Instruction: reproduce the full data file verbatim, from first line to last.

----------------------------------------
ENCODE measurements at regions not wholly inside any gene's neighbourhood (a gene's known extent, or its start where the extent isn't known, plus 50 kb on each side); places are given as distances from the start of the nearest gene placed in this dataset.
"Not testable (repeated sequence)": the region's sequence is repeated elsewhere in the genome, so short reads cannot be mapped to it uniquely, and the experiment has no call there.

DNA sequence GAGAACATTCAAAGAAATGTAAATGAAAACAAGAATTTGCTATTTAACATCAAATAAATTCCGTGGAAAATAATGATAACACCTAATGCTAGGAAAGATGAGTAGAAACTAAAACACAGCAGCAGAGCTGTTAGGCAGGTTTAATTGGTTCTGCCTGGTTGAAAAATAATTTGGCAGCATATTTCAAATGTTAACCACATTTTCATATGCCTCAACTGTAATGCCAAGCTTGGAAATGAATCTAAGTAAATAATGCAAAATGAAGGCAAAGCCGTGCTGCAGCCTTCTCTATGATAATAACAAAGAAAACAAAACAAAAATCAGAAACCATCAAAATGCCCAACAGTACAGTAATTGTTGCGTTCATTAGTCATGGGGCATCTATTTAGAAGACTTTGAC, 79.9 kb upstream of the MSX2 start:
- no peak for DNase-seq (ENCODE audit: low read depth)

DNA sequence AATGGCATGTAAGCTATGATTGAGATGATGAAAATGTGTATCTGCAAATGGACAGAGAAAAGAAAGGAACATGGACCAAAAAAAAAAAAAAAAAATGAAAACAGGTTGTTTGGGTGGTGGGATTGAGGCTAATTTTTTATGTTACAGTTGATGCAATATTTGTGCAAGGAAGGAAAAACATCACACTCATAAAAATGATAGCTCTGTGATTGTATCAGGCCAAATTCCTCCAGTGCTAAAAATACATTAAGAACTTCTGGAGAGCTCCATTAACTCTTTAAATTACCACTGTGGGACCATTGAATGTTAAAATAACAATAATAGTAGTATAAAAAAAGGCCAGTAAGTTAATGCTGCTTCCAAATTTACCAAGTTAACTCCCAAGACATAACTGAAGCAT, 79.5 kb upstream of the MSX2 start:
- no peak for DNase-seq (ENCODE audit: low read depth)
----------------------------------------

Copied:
ENCODE measurements at regions not wholly inside any gene's neighbourhood (a gene's known extent, or its start where the extent isn't known, plus 50 kb on each side); places are given as distances from the start of the nearest gene placed in this dataset.
"Not testable (repeated sequence)": the region's sequence is repeated elsewhere in the genome, so short reads cannot be mapped to it uniquely, and the experiment has no call there.

DNA sequence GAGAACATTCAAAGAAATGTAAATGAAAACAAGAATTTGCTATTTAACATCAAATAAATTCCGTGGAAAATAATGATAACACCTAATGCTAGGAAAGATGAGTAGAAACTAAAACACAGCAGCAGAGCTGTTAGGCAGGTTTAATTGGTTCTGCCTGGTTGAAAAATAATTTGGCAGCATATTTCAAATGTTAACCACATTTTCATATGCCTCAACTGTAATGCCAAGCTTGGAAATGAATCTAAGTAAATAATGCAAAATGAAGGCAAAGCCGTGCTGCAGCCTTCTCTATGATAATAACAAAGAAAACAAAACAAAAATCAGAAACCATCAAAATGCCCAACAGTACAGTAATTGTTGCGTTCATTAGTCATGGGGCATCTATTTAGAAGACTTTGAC, 79.9 kb upstream of the MSX2 start:
- no peak for DNase-seq (ENCODE audit: low read depth)

DNA sequence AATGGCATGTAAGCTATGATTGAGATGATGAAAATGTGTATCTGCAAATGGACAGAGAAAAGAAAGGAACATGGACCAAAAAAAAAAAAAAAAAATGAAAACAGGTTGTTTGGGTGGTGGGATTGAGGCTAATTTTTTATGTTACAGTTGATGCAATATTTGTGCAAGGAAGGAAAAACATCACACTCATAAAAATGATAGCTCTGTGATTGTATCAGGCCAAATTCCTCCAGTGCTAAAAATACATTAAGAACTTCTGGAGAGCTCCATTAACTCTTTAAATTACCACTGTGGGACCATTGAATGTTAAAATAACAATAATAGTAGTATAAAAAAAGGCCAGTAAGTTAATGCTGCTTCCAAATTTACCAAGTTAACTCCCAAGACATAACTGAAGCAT, 79.5 kb upstream of the MSX2 start:
- no peak for DNase-seq (ENCODE audit: low read depth)